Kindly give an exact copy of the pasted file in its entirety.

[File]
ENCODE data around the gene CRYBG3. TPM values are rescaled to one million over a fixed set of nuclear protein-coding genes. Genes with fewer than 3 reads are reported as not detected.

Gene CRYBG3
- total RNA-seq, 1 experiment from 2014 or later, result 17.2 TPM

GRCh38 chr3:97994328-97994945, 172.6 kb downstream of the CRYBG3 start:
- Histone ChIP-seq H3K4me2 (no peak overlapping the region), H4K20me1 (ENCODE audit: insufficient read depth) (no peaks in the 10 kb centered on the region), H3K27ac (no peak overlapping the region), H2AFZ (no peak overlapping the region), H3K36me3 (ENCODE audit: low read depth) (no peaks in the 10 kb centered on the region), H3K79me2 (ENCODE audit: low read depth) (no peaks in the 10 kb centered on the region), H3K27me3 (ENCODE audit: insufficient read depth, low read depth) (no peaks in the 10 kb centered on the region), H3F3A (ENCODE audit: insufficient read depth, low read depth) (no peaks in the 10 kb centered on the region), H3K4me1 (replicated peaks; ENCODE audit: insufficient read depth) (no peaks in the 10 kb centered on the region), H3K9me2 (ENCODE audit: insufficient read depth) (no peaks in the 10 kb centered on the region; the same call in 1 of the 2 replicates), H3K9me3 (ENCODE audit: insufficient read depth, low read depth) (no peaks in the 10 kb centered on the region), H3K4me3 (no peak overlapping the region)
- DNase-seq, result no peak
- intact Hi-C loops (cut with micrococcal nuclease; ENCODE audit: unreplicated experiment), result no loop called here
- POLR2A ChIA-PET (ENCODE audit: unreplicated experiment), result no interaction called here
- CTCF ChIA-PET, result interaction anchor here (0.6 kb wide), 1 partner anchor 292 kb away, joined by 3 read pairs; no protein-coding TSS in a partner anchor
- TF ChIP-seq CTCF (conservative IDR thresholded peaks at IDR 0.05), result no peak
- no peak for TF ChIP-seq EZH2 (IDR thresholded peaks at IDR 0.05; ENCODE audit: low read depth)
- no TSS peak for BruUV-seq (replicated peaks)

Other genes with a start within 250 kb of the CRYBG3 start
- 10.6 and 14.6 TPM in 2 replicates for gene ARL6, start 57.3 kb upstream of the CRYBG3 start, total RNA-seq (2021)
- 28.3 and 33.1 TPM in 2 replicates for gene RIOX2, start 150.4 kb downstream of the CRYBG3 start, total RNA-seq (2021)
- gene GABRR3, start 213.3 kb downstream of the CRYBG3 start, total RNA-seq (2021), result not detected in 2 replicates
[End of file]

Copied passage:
ENCODE data around the gene CRYBG3. TPM values are rescaled to one million over a fixed set of nuclear protein-coding genes. Genes with fewer than 3 reads are reported as not detected.

Gene CRYBG3
- total RNA-seq, 1 experiment from 2014 or later, result 17.2 TPM

GRCh38 chr3:97994328-97994945, 172.6 kb downstream of the CRYBG3 start:
- Histone ChIP-seq H3K4me2 (no peak overlapping the region), H4K20me1 (ENCODE audit: insufficient read depth) (no peaks in the 10 kb centered on the region), H3K27ac (no peak overlapping the region), H2AFZ (no peak overlapping the region), H3K36me3 (ENCODE audit: low read depth) (no peaks in the 10 kb centered on the region), H3K79me2 (ENCODE audit: low read depth) (no peaks in the 10 kb centered on the region), H3K27me3 (ENCODE audit: insufficient read depth, low read depth) (no peaks in the 10 kb centered on the region), H3F3A (ENCODE audit: insufficient read depth, low read depth) (no peaks in the 10 kb centered on the region), H3K4me1 (replicated peaks; ENCODE audit: insufficient read depth) (no peaks in the 10 kb centered on the region), H3K9me2 (ENCODE audit: insufficient read depth) (no peaks in the 10 kb centered on the region; the same call in 1 of the 2 replicates), H3K9me3 (ENCODE audit: insufficient read depth, low read depth) (no peaks in the 10 kb centered on the region), H3K4me3 (no peak overlapping the region)
- DNase-seq, result no peak
- intact Hi-C loops (cut with micrococcal nuclease; ENCODE audit: unreplicated experiment), result no loop called here
- POLR2A ChIA-PET (ENCODE audit: unreplicated experiment), result no interaction called here
- CTCF ChIA-PET, result interaction anchor here (0.6 kb wide), 1 partner anchor 292 kb away, joined by 3 read pairs; no protein-coding TSS in a partner anchor
- TF ChIP-seq CTCF (conservative IDR thresholded peaks at IDR 0.05), result no peak
- no peak for TF ChIP-seq EZH2 (IDR thresholded peaks at IDR 0.05; ENCODE audit: low read depth)
- no TSS peak for BruUV-seq (replicated peaks)

Other genes with a start within 250 kb of the CRYBG3 start
- 10.6 and 14.6 TPM in 2 replicates for gene ARL6, start 57.3 kb upstream of the CRYBG3 start, total RNA-seq (2021)
- 28.3 and 33.1 TPM in 2 replicates for gene RIOX2, start 150.4 kb downstream of the CRYBG3 start, total RNA-seq (2021)
- gene GABRR3, start 213.3 kb downstream of the CRYBG3 start, total RNA-seq (2021), result not detected in 2 replicates